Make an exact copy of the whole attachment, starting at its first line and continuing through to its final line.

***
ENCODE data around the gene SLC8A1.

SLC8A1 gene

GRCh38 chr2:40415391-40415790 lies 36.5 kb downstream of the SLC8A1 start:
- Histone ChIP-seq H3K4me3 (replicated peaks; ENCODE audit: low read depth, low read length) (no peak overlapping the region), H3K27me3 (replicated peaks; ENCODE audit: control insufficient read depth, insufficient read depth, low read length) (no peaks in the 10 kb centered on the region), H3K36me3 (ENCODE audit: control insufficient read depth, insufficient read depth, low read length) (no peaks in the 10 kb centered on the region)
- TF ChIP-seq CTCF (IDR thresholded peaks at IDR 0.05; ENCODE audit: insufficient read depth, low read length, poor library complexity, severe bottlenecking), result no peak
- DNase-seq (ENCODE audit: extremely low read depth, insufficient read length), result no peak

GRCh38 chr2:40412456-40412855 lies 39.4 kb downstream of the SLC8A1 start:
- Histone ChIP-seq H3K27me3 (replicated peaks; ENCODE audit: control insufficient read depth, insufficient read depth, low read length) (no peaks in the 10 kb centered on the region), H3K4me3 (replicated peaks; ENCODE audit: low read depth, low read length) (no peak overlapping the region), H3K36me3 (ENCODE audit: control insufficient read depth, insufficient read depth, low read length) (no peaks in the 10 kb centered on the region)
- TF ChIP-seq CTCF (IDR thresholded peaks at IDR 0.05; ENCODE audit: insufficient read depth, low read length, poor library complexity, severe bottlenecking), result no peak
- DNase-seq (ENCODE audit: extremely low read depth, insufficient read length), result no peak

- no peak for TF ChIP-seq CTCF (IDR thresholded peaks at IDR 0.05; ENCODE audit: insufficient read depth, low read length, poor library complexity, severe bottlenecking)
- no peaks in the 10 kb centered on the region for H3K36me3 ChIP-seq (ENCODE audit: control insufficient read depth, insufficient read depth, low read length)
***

ENCODE data around the gene SLC8A1.

SLC8A1 gene

GRCh38 chr2:40415391-40415790 lies 36.5 kb downstream of the SLC8A1 start:
- Histone ChIP-seq H3K4me3 (replicated peaks; ENCODE audit: low read depth, low read length) (no peak overlapping the region), H3K27me3 (replicated peaks; ENCODE audit: control insufficient read depth, insufficient read depth, low read length) (no peaks in the 10 kb centered on the region), H3K36me3 (ENCODE audit: control insufficient read depth, insufficient read depth, low read length) (no peaks in the 10 kb centered on the region)
- TF ChIP-seq CTCF (IDR thresholded peaks at IDR 0.05; ENCODE audit: insufficient read depth, low read length, poor library complexity, severe bottlenecking), result no peak
- DNase-seq (ENCODE audit: extremely low read depth, insufficient read length), result no peak

GRCh38 chr2:40412456-40412855 lies 39.4 kb downstream of the SLC8A1 start:
- Histone ChIP-seq H3K27me3 (replicated peaks; ENCODE audit: control insufficient read depth, insufficient read depth, low read length) (no peaks in the 10 kb centered on the region), H3K4me3 (replicated peaks; ENCODE audit: low read depth, low read length) (no peak overlapping the region), H3K36me3 (ENCODE audit: control insufficient read depth, insufficient read depth, low read length) (no peaks in the 10 kb centered on the region)
- TF ChIP-seq CTCF (IDR thresholded peaks at IDR 0.05; ENCODE audit: insufficient read depth, low read length, poor library complexity, severe bottlenecking), result no peak
- DNase-seq (ENCODE audit: extremely low read depth, insufficient read length), result no peak

- no peak for TF ChIP-seq CTCF (IDR thresholded peaks at IDR 0.05; ENCODE audit: insufficient read depth, low read length, poor library complexity, severe bottlenecking)
- no peaks in the 10 kb centered on the region for H3K36me3 ChIP-seq (ENCODE audit: control insufficient read depth, insufficient read depth, low read length)